The salvo appears to have been retaliation for the Ukrainian army’s shelling of the separatist-held city of Donetsk two mornings before.   Two artillery rounds with shrapnel warheads hit a bus-stop there, destroying a trolleybus and a nearby car, killing at least eight and wounding more than a dozen.  “The rounds…had been fired from a north-western direction,” the OSCE monitors concluded --- in other words, from Ukrainian-held territory.    At a wreath-laying ceremony at the site two days later, Alexander Zakharchenko --- leader of the self-proclaimed ‘Donetsk People’s Republic --- declared:  “Today we have launched an offensive against Mariupol.  This will be the best monument of all to the victims [at the bus-stop].”    The salvos on Mariupol landed virtually as Zakharchenko was speaking.   When Moscow --- faced by mounting international outrage at the Mariupol carnage --- denounced the shelling as the work of Ukraine’s own forces, Zakharchenko hastily revised his remarks.   There would be “no storm” of Mariupol, he said.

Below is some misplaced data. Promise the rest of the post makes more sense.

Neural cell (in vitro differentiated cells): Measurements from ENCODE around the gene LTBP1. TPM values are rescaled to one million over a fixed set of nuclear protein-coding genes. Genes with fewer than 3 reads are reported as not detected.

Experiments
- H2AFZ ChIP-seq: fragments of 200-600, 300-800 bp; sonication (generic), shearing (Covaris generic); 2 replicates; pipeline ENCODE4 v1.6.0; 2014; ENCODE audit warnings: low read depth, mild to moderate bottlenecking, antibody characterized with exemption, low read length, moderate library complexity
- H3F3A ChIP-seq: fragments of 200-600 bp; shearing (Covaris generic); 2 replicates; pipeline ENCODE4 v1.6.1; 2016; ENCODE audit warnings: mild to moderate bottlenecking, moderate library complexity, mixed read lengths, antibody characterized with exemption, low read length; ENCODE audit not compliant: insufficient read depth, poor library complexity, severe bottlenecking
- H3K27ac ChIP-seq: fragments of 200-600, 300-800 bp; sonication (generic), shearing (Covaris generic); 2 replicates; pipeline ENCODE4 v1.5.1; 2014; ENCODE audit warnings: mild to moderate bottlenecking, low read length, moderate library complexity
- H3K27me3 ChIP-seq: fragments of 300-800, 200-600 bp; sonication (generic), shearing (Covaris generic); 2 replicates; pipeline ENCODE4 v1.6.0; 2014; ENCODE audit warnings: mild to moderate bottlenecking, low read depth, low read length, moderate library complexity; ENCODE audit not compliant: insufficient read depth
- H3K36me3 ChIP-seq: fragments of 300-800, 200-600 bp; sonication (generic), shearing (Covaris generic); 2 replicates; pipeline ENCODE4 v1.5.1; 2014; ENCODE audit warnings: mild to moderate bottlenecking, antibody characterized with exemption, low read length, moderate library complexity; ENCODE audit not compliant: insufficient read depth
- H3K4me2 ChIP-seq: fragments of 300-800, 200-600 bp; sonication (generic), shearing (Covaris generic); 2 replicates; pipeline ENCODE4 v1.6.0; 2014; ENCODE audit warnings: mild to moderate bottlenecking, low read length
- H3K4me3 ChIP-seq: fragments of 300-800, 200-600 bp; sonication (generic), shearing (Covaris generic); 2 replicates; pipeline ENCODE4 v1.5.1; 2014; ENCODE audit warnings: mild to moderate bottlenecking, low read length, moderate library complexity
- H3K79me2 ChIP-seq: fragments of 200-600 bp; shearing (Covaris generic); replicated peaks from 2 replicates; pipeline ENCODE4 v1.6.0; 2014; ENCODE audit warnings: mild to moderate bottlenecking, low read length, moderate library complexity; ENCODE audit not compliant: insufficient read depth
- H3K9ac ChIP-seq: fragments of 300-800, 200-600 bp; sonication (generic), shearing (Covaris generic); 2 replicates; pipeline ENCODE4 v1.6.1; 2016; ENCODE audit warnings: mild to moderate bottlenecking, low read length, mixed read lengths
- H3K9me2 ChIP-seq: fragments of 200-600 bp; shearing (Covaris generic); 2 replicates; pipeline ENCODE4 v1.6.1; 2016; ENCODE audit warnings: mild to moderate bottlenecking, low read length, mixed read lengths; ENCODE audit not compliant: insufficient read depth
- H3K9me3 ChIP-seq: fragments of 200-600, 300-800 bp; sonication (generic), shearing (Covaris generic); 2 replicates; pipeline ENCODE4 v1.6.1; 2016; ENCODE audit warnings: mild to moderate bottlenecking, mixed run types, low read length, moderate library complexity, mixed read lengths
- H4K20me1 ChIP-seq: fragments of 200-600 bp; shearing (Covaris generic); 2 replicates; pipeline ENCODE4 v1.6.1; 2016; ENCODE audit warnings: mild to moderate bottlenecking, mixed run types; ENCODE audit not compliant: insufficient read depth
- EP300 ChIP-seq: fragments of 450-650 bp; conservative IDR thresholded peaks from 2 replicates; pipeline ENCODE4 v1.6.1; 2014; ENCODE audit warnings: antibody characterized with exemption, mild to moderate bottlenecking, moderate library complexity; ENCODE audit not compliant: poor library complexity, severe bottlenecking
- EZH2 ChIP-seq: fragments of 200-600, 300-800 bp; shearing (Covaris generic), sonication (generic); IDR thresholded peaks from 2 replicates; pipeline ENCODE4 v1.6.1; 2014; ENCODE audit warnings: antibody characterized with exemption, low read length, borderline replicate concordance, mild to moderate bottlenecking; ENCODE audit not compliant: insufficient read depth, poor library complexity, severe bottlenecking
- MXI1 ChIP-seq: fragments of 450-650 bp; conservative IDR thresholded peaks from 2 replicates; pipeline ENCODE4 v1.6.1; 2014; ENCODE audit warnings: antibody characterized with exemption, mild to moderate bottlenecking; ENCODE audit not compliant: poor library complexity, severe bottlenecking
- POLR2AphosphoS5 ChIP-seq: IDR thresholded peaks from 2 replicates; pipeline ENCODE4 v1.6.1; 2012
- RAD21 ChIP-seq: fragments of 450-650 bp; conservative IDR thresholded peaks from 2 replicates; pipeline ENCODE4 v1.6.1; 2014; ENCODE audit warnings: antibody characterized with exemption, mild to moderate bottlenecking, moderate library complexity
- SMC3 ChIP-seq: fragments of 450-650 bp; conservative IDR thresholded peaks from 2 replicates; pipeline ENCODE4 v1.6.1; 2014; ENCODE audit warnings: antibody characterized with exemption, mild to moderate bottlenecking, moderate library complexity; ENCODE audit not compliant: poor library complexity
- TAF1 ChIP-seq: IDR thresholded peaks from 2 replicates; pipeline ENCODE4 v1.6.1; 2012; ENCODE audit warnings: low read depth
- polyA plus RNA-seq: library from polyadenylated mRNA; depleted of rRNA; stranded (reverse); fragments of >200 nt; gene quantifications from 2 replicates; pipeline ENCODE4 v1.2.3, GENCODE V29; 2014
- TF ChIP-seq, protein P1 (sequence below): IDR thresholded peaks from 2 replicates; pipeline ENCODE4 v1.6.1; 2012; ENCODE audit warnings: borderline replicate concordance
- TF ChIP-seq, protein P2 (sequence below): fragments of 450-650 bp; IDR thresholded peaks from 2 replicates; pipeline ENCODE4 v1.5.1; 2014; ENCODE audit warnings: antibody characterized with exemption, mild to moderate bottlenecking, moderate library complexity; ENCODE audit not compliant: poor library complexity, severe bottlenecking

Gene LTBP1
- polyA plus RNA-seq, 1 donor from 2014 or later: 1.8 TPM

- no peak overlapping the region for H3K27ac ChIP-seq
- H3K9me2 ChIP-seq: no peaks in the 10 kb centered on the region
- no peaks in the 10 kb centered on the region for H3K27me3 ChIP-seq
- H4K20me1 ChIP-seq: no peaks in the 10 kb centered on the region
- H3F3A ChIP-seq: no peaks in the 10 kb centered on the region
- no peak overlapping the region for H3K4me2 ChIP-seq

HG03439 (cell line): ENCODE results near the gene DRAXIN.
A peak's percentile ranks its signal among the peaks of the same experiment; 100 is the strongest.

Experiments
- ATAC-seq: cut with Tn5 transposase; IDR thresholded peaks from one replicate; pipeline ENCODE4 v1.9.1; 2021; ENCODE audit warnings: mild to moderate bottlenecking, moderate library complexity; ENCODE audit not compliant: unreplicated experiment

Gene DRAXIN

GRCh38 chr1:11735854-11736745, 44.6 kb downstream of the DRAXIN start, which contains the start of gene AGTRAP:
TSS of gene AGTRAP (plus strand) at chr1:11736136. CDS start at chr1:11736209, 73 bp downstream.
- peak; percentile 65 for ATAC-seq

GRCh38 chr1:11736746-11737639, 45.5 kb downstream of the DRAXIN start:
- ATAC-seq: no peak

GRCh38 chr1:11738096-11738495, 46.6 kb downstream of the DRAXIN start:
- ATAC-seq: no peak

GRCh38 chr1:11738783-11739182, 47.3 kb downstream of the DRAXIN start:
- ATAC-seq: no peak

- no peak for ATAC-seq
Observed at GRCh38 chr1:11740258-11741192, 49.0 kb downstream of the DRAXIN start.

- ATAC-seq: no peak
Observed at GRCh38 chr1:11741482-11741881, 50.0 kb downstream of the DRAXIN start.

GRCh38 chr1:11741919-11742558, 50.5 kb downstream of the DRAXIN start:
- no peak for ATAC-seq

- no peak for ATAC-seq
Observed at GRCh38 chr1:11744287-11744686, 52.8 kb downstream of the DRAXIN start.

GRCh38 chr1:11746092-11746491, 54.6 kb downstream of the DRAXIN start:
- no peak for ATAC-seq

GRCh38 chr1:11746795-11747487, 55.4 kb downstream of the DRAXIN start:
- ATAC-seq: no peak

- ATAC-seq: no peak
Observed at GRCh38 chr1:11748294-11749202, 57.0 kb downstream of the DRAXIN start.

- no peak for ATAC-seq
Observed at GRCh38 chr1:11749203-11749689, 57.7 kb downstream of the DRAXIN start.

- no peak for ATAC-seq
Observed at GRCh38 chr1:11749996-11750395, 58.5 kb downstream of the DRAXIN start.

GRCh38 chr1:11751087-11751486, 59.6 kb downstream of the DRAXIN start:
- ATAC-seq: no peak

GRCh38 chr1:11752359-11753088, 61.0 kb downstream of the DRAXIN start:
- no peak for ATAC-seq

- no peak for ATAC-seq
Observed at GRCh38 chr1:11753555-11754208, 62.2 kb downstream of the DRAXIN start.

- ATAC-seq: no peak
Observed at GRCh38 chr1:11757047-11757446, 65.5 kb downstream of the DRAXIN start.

Deliberately targeting civilians is an international war-crime. Neither side in the Ukrainian conflict has been much bothered by that. The Ukrainian army has arguably the worse record.  Its intermittent shelling of Donetsk since last July is a clear breach of international humanitarian law.  (In fairness, the separatists have been using the city as a base.)   Other towns and villages in eastern Ukraine have fared far more terribly.    The internationally respected leader of a Russian human rights organization toured the area last November, and found devastation on a scale reminding him of the pitiless war in Chechnya through the 1990s. “The scale of destruction in the city of Pervomaisk [near Luhansk] recalls wartime Grozny [capital of Chechnya],” Oleg Orlov wrote.  Grozny was razed in the fighting.  In Pervomaisk now, Orlov said, “some blocks of this city…have been practically wiped off the face of the earth by Ukrainian military barrages.   Hardly any houses have been left unscathed.”   Orlov also found two villages, also outside Luhansk, which had been similarly destroyed by artillery fire from separatist forces.